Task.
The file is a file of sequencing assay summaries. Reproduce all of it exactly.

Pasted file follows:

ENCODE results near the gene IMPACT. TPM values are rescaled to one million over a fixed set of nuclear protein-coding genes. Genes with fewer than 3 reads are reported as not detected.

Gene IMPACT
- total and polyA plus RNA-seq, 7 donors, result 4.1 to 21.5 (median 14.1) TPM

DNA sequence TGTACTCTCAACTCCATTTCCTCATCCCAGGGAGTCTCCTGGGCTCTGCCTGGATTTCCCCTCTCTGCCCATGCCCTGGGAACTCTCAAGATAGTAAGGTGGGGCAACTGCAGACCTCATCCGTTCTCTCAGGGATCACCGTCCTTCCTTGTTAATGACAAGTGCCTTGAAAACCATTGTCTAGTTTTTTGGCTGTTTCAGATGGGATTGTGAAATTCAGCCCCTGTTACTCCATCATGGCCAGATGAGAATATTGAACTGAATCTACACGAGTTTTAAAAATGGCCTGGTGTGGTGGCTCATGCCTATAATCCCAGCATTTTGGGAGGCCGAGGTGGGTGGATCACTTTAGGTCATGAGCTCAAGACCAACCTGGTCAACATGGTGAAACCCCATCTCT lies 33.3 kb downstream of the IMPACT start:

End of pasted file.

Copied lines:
ENCODE results near the gene IMPACT. TPM values are rescaled to one million over a fixed set of nuclear protein-coding genes. Genes with fewer than 3 reads are reported as not detected.

Gene IMPACT
- total and polyA plus RNA-seq, 7 donors, result 4.1 to 21.5 (median 14.1) TPM

DNA sequence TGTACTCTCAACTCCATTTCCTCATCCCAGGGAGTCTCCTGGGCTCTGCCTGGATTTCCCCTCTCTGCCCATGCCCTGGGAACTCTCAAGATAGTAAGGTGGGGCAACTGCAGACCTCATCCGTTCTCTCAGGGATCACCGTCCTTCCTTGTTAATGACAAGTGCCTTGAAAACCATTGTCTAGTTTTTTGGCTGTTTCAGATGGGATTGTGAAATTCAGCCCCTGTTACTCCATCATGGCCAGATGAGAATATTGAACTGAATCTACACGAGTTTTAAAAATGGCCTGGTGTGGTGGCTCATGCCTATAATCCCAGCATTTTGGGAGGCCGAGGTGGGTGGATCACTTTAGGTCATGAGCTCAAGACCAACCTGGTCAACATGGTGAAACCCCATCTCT lies 33.3 kb downstream of the IMPACT start: